Yeah, and I would say that to put it into, like, Where's the point at which we want to come in with these businesses, because based on what industry they're in, the revenue might be less or more meaningful, or we like to put it like this, which is like, we're not going to help you start the fire. But we'll help you add gasoline to the fire now, right. And so we want to take people to have a core concept that's working, it's been proven, and we're just going to make it explode. And so a way to look at it is, you know, we look at our businesses, and we're really happy that we've maximized every opportunity. And we want to help every other entrepreneur maximize their opportunity, we don't want them to look back and be like, Oh, I could have done more. I wish I did this, etc. It's like, we want to just help them do it right the first time. Yeah,
yeah, we have a slogan, that's a, you know, should only have to get rich once. And so that's kind of that that's kind of the Spirit Boehner.
You don't know. If they've already gone to the level that they're getting to. what's what's missing that you come in, that they can't seem to do on their own?
Gosh, what, what whole exists within a business that we don't that great question, you know, It would, it would depend. There's some guys who are really good at acquisition and are really bad at monetization. So they have really good margins. The other guys who have really phenomenal margins, they can't scale. There's some people who, you know, have great they're great on marketing, sales and monetization, but they have horrible fulfillment and the reputation is not good because they don't fulfill their promises. The people who don't like there's 1000 problems that could exist within the business and so that's that's kind of why Layla and I split things front and back of house so she can look at the the user journey activation metrics, user health scores, see what we can do to improve the product so that we get way more referrals way more longevity out of it, each customer get more assumptions, get repeat purchases, etc. And then you know, me on the front end, I'm looking at where I think the biggest arbitrage opportunities exist within within the channels that we already know how to grow. Mm hmm.Josh:
you each have a background and a lot of what gyms right? So that's an interesting industry right now, given the past year, where do you see that industry going?Alex:
It's so it's kind of like when an Eskimo or like we talked about snow and Eskimos have seven words for snow. So it depends on what type of gym we're talking about. So there, you know, boutique studios, like you've got your you know, like bar and yoga and you know, what I call single modality studios. And then you've got your kind of just large group training type studios just kind of general like hit, you know, circuit training type studios. And then you have your large large big Globo gym type facilities. And then you have like personal training. So there's there's kind of different levels. And I think that it The answer is more nuanced. I think that one on one personal training is gonna continue to be there. I think there'll be some obviously remote aspects of that some people like the one on one at home zoom type thing, that, you know, if you've if you've paid attention to peloton, and and some of the competitors like mirror and tone, and tempo and they're popping up all over the place what they're doing, they're conquering a single modality because they're, they're able to get the best trainers, and centralize them just like I would literally the thing that I was just saying about our theme. Exactly, that's exactly what I was thinking about, let's getJosh:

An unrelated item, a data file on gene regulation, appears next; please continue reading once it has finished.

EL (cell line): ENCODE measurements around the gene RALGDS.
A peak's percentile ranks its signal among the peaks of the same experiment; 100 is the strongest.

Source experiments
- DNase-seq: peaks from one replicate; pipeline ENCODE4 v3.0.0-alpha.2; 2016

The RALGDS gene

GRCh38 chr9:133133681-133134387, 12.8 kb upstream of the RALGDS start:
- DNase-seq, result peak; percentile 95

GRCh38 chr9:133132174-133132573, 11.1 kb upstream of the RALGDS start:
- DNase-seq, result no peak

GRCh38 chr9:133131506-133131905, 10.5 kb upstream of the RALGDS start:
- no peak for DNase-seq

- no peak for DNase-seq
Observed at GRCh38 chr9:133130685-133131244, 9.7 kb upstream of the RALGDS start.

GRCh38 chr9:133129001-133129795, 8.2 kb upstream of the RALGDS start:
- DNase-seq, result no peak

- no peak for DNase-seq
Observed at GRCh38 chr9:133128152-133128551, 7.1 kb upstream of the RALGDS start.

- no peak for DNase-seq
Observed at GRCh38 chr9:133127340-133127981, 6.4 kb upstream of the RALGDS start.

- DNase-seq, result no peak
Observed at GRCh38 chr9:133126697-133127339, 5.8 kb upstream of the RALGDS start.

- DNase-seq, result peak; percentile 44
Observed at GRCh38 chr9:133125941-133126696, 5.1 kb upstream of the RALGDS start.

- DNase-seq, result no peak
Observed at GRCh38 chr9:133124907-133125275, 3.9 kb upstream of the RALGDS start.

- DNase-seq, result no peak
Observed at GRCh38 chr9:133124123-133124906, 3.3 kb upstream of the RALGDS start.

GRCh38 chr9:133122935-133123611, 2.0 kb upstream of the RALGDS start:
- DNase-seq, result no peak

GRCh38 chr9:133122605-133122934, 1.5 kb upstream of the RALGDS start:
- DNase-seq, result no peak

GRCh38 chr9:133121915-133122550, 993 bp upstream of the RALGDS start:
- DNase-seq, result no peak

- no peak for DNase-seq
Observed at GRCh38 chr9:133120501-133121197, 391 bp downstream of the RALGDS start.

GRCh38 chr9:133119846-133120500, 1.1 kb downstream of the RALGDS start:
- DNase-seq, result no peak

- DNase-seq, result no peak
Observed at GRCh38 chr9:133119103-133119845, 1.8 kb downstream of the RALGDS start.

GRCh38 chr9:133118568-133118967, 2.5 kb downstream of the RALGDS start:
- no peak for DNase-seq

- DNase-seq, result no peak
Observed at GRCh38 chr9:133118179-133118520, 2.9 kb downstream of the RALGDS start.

the best in the world, the best trainer in the world work with them.Alex:
Exactly. And so it's like, Okay, if we can find the best kickboxing instructor in the world and put them in front of you, then they will still even though there's, it's not as good as being a person, it's probably way better than being in person with a mediocre like with a mediocre trainer. And so an amount that's greater than zero of the of people who are overweight or whatever, are going to switch from exercising, you know, in gym to not exercising again and drop me an amount greater than zero, we'll do that. And so if that's true, then a bite out of that marketplace will happen, you could make an argument that some people who wouldn't otherwise go to the gym will also start doing it because it's more convenient and more enjoyable than the other previous at home. Options, right. And so I think it's going to take, it's going to take a bite out of the boutique side, it'll also it'll also increase the size of the pie from people who otherwise wouldn't be exercising. And so I think you'll get it for both. In terms of the ways for those businesses to stay competitive. It's it's we use the term rise above the workout, which is it's not it has to be about ancillary services and things that enhance the experience like accountability, metrics, nutrition, coaching, things like that, that are going to drive the outside of gym experience far more than sweating and getting more reps. Yeah.Josh: